LJ: I had just moved with my wife Sarah and 2-year-old daughter Rebecca to 40 Morgan Place in Princeton. My wife still talks about all the late-night closes at People when I would get home at dawn and walk in and hand her the newspaper while she was fixing breakfast. This happened two or three times a week. At People we called those early years ‘the Bataan Death March.’
LA: Who are some of the most interesting people you came into contact with over your long career? Any standouts?
LJ: I came into contact with some amazing people. I personally interviewed Presidents Reagan, Bush 41 [George Herbert Walker Bush], Bill Clinton, and Hillary Clinton several times, Elizabeth Taylor and Arlo Guthrie. One of the most remarkable people I met was Malcolm X, whom I interviewed as a Princeton student for The Daily Princetonian. He was killed a few months later. Others I met briefly were Raquel Welch, Barbra Streisand, and Fidel Castro.
Then there was Princess Diana. I flew to London to have tea with her to talk about People doing a fund-raising gala with her at the Field Museum in Chicago. It was a great kick to get into a London taxi and tell the driver, ‘Kensington Palace, please.’ He said, ‘You mean Kensington Park, guv?’ I said, ‘No, I mean Kensington Palace.’ We did do the event in Chicago, by the way, and she was wonderful and charming, very girlish. Her jewelry was probably worth more than the Field Museum.
The great thing about journalism, as you know, is that if you have an itch to find out something, or meet somebody, you probably can do it.
LA: Did you ever expect to be receiving a lifetime achievement award?
LJ: Not really. Awards like this usually go to well-known journalists with names like Isaacson, Deford, Loomis and Grunwald. But as an editor I was always looking for ways to do the unexpected, take chances, to expand what a magazine can do. So at Money I moved it from just covering personal finance to doing investigative stories on AIDS and the blood supply. At People I moved the magazine from black and white to all-color and did stories on teen pregnancy and racism in Hollywood.
One morning when I read that thousands of Latinos had gone to the funeral of the singer named Selena whom I had never heard of, I wondered if we could start a magazine for Hispanic readers. It’s now People en Espanol, a big success. We had the luxury to be able to take chances. And it worked! People’s success made my baby boom book possible. I had met the demographer Charlie Westoff at Princeton University, who helped me see the relationship between population change and social change. I knew I wanted to write about it. And then People gave me a six-month leave to write my book. The magazine’s success made that possible.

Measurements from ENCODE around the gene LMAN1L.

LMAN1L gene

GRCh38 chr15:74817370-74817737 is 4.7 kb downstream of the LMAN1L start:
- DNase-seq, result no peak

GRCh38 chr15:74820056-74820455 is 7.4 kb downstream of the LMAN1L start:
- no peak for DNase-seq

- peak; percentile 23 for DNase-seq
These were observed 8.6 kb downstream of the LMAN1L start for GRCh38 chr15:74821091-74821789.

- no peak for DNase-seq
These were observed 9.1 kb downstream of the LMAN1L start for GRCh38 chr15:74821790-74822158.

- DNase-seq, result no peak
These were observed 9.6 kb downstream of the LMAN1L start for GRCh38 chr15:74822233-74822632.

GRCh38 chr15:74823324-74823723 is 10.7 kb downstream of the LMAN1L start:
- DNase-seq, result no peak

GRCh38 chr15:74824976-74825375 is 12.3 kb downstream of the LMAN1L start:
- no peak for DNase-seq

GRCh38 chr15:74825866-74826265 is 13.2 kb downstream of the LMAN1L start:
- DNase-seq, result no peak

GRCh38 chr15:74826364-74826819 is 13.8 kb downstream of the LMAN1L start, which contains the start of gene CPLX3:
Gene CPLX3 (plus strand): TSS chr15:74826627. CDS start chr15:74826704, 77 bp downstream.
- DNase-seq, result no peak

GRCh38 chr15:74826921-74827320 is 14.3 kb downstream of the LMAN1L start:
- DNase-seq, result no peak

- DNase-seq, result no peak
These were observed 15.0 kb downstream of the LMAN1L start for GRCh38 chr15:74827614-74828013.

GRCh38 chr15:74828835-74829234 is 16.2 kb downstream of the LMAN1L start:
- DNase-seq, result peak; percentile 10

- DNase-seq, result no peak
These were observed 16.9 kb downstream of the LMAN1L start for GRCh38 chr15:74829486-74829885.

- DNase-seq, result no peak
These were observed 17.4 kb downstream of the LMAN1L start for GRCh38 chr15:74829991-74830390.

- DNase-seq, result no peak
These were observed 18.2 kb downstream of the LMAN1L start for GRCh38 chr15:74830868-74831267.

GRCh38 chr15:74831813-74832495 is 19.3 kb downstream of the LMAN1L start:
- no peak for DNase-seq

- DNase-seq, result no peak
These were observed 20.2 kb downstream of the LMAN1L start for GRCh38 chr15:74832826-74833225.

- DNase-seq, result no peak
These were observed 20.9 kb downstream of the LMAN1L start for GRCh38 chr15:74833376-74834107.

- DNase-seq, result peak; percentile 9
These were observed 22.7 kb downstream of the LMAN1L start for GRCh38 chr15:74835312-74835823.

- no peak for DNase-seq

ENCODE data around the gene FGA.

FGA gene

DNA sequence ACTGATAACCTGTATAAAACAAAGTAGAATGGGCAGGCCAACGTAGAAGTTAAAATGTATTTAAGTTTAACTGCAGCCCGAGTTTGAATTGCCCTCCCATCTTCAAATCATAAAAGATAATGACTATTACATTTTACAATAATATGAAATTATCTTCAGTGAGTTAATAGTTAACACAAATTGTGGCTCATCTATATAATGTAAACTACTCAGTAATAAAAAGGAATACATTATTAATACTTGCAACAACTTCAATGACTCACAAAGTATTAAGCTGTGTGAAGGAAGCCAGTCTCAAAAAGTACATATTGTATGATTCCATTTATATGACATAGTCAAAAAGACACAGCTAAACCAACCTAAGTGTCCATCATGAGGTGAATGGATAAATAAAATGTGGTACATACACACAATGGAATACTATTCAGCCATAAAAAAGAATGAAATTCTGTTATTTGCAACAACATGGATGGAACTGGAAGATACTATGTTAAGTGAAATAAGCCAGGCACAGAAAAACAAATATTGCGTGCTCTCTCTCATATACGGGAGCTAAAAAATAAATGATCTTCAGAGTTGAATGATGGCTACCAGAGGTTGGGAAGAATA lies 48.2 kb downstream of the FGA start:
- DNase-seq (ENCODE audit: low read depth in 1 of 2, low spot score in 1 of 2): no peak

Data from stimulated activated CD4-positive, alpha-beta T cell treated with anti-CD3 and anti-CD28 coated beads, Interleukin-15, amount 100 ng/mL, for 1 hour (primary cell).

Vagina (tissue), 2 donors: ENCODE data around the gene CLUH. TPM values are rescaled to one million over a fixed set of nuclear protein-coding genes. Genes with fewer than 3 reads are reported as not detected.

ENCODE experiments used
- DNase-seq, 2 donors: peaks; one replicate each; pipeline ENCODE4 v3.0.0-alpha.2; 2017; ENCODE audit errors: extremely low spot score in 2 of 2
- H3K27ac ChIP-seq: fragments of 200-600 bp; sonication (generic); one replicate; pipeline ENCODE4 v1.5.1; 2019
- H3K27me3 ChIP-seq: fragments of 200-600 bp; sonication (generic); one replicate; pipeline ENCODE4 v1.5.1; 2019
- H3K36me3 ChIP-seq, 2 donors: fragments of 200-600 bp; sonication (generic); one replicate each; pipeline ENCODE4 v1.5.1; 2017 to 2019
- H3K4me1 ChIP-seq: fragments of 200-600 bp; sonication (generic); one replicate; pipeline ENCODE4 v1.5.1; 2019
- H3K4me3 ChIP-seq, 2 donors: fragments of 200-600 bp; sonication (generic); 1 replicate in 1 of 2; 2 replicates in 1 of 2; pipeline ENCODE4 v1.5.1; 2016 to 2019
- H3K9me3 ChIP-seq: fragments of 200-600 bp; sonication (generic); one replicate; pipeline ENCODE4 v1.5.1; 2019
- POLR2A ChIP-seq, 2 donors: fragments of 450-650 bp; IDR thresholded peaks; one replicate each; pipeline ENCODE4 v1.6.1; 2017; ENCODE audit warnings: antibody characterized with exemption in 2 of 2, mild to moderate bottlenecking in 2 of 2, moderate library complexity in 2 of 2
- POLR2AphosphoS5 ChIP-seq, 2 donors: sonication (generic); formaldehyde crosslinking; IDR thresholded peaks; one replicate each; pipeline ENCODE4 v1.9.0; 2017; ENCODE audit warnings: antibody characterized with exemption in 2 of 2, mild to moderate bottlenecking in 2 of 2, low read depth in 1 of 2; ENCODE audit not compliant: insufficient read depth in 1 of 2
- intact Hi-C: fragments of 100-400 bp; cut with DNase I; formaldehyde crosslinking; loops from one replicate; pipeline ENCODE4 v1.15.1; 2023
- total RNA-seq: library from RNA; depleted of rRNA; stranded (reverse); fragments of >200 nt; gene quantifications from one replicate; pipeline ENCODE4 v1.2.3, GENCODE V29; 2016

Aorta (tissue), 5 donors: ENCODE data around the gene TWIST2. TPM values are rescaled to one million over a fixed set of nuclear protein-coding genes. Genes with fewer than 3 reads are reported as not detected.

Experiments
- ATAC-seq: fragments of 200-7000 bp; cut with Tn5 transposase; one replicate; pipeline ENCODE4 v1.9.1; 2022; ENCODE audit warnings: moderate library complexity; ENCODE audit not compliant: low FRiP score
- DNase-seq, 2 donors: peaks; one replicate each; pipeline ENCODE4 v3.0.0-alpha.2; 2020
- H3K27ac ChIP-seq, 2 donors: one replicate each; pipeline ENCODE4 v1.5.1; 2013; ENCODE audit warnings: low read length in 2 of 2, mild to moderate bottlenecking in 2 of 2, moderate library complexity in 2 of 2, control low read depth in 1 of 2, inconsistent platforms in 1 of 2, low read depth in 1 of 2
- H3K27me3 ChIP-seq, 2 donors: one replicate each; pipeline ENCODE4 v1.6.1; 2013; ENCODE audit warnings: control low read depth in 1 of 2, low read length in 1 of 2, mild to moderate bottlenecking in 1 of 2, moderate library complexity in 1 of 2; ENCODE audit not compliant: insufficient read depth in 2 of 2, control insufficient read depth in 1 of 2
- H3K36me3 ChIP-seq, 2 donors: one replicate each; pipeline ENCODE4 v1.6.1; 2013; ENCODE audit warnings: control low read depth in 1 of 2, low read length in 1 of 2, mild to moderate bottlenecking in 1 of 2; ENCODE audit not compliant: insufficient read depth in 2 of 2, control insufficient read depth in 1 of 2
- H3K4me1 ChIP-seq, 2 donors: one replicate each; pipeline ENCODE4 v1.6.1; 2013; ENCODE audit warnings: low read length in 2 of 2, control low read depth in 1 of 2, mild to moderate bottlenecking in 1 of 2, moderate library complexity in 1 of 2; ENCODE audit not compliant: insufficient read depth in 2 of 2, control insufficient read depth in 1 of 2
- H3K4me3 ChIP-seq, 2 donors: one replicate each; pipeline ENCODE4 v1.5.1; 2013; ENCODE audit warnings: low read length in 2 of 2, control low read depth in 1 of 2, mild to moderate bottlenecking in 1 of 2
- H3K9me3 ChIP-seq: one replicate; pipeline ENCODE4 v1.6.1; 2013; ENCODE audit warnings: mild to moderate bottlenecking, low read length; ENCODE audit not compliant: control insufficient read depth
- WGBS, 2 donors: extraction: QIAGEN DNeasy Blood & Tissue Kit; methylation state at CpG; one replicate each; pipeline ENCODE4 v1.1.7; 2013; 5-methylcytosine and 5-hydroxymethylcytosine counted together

LA: How do you feel about the award?
LJ: Well, I am proud to be recognized for some of the innovations we did — taking People to all-color, assigning investigative pieces, looking for injustices. That is the job of journalism, and we showed that a so-called celebrity magazine could also practice first-rate journalism along with the best of them. We were lucky in one sense that we caught the wave of public interest in celebrities and really rode it well. But that’s not the whole story. People became the most successful magazine in history because it spoke to the better angels of our nature. It’s much tougher to do that now in the wild world of the internet.
LA What are you up to these days?
LJ: I do a lot of writing. Most recently op-ed pieces for the Washington Post, the Wall Street Journal, and Time.com. I am from St. Louis, so after the situation erupted in Ferguson, Missouri, I wrote longer, personal pieces for The New Yorker.com and The Atlantic.com. I am not used to writing that personally, and to my surprise I liked it.
For more on Mr. Jones, visit: http://lannyjones.com.